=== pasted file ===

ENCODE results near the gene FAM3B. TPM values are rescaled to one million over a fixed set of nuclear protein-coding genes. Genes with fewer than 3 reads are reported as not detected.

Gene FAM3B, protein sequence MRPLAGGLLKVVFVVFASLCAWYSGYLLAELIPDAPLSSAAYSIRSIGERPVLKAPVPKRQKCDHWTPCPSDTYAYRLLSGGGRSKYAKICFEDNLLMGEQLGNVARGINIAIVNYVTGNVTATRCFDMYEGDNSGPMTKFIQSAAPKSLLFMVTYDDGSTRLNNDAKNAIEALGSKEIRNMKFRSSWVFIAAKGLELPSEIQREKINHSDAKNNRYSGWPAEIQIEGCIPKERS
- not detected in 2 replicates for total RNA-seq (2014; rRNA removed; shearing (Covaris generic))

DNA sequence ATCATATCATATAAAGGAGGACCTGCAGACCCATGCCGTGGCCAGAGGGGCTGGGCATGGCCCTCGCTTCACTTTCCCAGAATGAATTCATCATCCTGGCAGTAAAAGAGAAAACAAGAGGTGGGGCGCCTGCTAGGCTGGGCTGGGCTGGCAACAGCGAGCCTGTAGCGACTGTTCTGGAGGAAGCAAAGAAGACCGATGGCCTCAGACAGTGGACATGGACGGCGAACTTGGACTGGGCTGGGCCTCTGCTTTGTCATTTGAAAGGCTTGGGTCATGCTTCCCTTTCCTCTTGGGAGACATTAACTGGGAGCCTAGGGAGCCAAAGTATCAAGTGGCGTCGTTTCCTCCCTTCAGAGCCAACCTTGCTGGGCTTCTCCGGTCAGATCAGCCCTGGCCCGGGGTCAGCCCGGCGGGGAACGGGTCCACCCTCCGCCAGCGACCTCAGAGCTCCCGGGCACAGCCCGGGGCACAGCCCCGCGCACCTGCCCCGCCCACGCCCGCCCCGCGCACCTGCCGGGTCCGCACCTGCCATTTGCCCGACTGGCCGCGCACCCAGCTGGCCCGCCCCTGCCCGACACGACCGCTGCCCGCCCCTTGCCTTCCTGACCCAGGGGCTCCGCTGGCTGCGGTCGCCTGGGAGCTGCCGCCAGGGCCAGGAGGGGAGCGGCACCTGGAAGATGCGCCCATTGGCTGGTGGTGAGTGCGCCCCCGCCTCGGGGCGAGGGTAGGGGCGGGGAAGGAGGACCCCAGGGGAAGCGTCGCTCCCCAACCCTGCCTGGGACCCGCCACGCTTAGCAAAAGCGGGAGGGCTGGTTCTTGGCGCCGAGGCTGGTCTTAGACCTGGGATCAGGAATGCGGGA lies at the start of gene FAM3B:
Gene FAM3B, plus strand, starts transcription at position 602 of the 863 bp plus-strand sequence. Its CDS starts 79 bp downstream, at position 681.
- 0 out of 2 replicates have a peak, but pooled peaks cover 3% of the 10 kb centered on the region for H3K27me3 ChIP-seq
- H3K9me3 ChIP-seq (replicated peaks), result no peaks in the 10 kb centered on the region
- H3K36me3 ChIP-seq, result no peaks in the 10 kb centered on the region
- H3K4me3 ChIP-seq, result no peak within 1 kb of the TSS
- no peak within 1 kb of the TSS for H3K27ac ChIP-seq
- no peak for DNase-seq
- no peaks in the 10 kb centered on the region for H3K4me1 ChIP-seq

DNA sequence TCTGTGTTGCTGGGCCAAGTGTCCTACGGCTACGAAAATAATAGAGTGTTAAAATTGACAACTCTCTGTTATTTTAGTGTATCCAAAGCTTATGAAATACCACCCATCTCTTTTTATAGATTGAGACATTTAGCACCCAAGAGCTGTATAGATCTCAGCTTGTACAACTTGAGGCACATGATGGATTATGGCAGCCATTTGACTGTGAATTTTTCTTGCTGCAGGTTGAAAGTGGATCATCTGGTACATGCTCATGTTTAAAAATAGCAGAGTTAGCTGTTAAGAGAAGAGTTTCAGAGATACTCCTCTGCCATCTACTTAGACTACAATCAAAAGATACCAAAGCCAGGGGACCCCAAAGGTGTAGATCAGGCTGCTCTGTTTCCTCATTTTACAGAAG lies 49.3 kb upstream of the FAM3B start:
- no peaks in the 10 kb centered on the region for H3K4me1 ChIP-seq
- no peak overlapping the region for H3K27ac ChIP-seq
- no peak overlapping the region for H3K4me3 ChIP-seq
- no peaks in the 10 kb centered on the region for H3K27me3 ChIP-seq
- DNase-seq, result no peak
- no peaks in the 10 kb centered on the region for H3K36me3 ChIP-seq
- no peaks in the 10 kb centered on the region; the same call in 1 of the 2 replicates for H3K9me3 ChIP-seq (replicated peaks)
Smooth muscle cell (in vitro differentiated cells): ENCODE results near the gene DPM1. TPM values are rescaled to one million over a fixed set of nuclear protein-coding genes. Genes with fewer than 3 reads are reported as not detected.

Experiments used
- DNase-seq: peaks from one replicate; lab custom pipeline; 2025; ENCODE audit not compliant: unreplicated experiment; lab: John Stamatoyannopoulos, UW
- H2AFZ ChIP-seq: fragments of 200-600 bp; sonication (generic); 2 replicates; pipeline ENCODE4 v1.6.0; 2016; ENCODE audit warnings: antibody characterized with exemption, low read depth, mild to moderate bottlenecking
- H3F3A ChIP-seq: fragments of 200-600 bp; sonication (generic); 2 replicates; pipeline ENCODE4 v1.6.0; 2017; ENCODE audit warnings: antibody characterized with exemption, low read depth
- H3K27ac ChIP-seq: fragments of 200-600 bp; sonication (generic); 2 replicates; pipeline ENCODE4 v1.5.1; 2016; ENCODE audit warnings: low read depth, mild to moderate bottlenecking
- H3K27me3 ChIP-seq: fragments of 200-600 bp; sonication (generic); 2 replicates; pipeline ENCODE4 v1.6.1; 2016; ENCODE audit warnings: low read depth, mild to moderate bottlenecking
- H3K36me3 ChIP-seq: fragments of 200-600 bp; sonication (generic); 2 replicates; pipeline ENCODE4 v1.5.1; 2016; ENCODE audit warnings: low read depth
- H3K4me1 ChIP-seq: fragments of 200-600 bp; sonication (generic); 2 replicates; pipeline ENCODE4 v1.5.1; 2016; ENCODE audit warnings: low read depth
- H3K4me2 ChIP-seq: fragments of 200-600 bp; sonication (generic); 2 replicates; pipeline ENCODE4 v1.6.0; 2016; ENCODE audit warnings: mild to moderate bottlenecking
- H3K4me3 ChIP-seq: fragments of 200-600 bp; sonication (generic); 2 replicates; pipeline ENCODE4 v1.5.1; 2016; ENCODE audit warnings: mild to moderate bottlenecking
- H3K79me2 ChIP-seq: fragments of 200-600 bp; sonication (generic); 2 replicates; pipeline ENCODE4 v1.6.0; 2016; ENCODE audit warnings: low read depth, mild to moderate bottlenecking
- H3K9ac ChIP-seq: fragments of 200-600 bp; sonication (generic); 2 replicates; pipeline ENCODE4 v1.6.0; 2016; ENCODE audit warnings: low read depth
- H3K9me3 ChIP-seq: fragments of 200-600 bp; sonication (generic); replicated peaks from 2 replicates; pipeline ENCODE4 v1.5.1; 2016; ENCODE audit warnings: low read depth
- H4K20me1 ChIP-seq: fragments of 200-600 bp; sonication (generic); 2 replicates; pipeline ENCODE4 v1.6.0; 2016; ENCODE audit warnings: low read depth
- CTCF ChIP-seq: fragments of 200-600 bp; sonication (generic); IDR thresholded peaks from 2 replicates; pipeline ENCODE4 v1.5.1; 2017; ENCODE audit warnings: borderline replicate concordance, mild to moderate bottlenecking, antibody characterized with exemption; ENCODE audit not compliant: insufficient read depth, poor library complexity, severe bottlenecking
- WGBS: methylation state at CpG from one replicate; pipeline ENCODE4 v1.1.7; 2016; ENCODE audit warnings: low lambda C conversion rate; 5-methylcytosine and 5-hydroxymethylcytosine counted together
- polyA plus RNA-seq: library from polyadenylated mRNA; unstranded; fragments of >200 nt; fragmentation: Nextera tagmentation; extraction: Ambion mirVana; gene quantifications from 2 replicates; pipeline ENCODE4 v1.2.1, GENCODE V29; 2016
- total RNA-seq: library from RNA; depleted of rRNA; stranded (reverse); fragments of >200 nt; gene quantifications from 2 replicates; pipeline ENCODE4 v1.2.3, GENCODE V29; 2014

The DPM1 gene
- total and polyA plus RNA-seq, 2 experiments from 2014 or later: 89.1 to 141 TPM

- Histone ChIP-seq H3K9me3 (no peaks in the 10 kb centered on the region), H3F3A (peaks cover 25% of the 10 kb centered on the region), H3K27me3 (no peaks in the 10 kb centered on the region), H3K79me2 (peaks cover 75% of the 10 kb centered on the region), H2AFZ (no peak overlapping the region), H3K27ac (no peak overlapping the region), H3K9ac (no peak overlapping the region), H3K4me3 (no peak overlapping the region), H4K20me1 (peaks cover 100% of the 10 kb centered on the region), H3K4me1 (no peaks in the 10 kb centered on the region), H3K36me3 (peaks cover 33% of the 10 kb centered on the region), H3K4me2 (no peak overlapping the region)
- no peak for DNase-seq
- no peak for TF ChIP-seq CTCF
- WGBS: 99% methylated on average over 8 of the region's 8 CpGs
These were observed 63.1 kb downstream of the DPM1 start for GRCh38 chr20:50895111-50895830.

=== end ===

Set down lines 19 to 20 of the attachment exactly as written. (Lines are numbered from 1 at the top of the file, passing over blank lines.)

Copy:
- no peaks in the 10 kb centered on the region for H3K36me3 ChIP-seq
- no peaks in the 10 kb centered on the region; the same call in 1 of the 2 replicates for H3K9me3 ChIP-seq (replicated peaks)